Laz’s house is nes­tled in dense woods at the top of a hill per­fo­rated with caves. Some Carolina wrens have nested in a box on the porch, where a fun­nel spi­der’s web has been al­lowed to stretch across a chair. There are swifts in the out­door chim­ney.

In­side, there’s a room with half a dozen beds cov­ered with quilts made from Laz’s old race T-shirts, ready for any itin­er­ant run­ners who hap­pen to be pass­ing through. The house is filled with boxes of an­i­mal skulls he picked up on his runs, ar­row­heads he col­lected with his fa­ther, and stacks of Na­tion-

al Ge­o­graphic mag­a­zines. Laz of­fered me a pull from a jar of moon­shine. He gets it made lo­cal, though his favourite sup­plier was re­cently ar­rested. Among the odd­i­ties and ar­chae­o­log­i­cal finds is an in­tri­cately sculpted mar­ble ball cov­ered in fine lat­tice­work and geo­met­ric de­signs, a gift from an In­dian run­ner who took part in the Barkley some years ago. It’s only when I took a closer look that I no­ticed a 1,000 dif­fer­ent tiny spots of glue catch­ing the light. “When it ar­rived, it was shat­tered,” Laz said. “But I found two pieces I could stick to­gether. Then I put it aside and searched for new ones.” He had no idea what it was sup­posed to look like, but he stuck with it for months, painstak­ingly find­ing match­ing frag­ments even when most peo­ple would have given up or gone in­sane. “I didn’t know un­til it was put to­gether that it had ele­phants on it,” he said.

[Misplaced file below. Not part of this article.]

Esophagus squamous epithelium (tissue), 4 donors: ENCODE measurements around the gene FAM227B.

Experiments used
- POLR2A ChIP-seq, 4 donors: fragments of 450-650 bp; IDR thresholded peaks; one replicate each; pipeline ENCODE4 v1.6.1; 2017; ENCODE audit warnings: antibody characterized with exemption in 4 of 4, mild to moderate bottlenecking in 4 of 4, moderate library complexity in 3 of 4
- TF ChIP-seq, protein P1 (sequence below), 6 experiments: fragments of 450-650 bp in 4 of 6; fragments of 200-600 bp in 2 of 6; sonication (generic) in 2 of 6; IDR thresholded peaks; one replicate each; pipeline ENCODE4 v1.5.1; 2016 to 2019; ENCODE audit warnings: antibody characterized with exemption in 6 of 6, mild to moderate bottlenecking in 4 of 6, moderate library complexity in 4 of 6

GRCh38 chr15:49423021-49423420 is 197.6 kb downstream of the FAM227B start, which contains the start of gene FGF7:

Forty-five years ago, Laz be­gan high­light­ing ev­ery road he had run on a lo­cal map. When he ex­hausted the roads on one map, he’d get an­other and tape it to the first. To­day, the maps have be­come like a me­dieval ta­pes­try, a dozen feet across. Laz set out to run across all of Ten­nessee’s 95 coun­ties, an odyssey that would al­low him to im­merse him­self in the state’s ge­ol­ogy, bi­ol­ogy and his­tory. He ex­plained how over the years he has fol­lowed in the foot­steps of the armies of the North and South; and be­fore them the set­tlers and the Chero­kee; and be­fore them the Wood­land peo­ple, whose vil­lages you could still see as faint dark out­lines in tilled fields; and back 10,000 years to the Clo­vis, whose pointed pro­jec­tiles could still be found; and back fur­ther still, over ground once trod by mastodons and sabre-toothed cats, run­ning through not just space but time. Last year, Laz crossed Uni­coi County, the last county on his list.